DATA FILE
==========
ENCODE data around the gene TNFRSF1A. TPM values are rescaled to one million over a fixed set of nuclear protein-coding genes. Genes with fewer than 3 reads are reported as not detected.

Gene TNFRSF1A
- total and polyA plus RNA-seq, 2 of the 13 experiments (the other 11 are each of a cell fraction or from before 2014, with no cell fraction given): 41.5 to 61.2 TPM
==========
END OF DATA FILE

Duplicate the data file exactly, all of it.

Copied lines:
ENCODE data around the gene TNFRSF1A. TPM values are rescaled to one million over a fixed set of nuclear protein-coding genes. Genes with fewer than 3 reads are reported as not detected.

Gene TNFRSF1A
- total and polyA plus RNA-seq, 2 of the 13 experiments (the other 11 are each of a cell fraction or from before 2014, with no cell fraction given): 41.5 to 61.2 TPM